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5

I don't have data or metric to decide if performance matter in both case. I'll try to explain what background process involving those two cases. When postfix daemon was running, there is little difference between those two When using main.cf, postfix parses the configuration file, save it to memory and doesn't check the file again until postfix restarted ...


3

On latest DELL servers, I found the BIOS-based power saving logic to be quite bad (if not plain broken). Try to disable it, setting the server for maximum performance and to let power saving be under OS control, not BIOS. Then try to re enable hyperthreading.


2

Running a mailing list on a postfix server myself, I expect to see 2,000 messages get processed at least once (i.e. they might be deferred) before you can finish making a cup of coffee. Your system appears to be running spam and virus scans on outgoing mail. While it's a good idea to scan incoming mail, it's probably not so good an idea to scan outgoing ...


1

You problem is I/O speed, as seen by the high CPU WAITING time. This can be due to two factor: postfix queue management is fsync()-rich and impose a heavy load on IOPS terms. Try this: remount the filesystem that hosts postfix's queue (typically the root filesystem) with the "-o nobarrier" mount option. WARNING: this should be considered a test only, as ...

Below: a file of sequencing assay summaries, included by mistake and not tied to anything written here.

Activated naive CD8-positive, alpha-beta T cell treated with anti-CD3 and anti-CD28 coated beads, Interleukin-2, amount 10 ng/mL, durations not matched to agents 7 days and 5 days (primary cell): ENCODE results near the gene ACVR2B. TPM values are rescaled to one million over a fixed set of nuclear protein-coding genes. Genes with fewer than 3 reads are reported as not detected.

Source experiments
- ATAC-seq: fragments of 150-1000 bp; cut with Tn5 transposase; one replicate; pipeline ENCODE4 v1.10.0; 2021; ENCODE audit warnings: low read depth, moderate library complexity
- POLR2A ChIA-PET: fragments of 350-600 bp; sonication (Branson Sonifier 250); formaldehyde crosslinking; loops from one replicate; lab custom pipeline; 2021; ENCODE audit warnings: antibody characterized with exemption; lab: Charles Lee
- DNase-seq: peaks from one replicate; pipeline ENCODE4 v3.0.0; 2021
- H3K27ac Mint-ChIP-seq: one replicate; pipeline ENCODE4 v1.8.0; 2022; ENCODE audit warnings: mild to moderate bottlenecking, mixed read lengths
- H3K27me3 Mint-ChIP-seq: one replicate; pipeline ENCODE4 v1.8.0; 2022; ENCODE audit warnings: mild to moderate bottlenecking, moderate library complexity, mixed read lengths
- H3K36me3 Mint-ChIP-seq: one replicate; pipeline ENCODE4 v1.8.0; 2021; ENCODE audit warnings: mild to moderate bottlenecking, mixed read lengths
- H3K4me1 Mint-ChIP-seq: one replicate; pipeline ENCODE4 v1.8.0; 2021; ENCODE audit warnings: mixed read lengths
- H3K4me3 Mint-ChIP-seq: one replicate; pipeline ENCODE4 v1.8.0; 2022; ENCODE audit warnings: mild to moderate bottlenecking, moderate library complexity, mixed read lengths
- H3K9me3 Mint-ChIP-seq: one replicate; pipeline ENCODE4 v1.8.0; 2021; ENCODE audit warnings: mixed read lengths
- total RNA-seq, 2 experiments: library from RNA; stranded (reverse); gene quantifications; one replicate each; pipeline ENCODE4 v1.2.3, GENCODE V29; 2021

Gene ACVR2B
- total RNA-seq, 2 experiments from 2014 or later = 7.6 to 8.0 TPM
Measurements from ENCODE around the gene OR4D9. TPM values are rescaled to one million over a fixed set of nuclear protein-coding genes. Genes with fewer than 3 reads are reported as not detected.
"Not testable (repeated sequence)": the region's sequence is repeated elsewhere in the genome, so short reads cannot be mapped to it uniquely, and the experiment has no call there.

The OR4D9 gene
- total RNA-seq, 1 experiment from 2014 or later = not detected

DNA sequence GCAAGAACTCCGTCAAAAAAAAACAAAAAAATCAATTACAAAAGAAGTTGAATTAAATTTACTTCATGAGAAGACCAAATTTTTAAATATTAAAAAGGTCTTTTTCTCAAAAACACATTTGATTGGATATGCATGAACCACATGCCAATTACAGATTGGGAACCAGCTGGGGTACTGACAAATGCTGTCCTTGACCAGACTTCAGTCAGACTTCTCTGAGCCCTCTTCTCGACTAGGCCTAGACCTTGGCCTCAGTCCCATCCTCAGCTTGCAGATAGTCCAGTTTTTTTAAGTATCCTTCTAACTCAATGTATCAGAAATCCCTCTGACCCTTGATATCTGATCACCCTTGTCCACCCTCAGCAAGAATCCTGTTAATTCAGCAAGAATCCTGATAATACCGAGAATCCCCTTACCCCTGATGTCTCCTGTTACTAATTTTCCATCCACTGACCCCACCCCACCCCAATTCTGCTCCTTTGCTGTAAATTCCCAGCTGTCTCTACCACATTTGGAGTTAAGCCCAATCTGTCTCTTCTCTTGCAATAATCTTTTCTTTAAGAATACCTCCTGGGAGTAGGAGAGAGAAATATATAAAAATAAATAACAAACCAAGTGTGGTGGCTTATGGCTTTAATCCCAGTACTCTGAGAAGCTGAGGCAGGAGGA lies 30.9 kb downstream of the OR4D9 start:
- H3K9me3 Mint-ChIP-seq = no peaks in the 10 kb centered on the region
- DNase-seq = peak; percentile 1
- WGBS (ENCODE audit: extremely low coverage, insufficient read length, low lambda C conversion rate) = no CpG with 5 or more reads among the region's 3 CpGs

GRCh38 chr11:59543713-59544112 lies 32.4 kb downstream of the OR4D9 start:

1

On the box itself, you can use vmstat and iostat (part of the sysstat package). vmstat 1 will show you steal, which is the amount of cpu cycles that the hypervisor diverted from the VM to allocate to other VMs. You can also look at iowait, which is the % of cpu cycles spent waiting for I/O to complete. iostat -x -d 1 will show you svctm and await; ...


1

Unfortunately I do not have enough reputation to comment @Dan Pritts post. I have developed a board using Realtek RTL8211E phy chip and I can assure you, that it is able to operate on gigabit speed :) (actually 10/100/1000). The only problem with this phy chip would be if it had not been connected to the CPU using a gigabit interface (like RGMII for ...


1

How about the top's "load average" after some time of doing the speedtest? Does it ever reach 1? If it is not the CPU, maybe something is wrong with some lower layers? I suggest checking if ethtool or mii-tool show 1000FD in both cases (with and without router-in-the-middle). Maybe your router board forces some link settings and maybe you have a duplex ...



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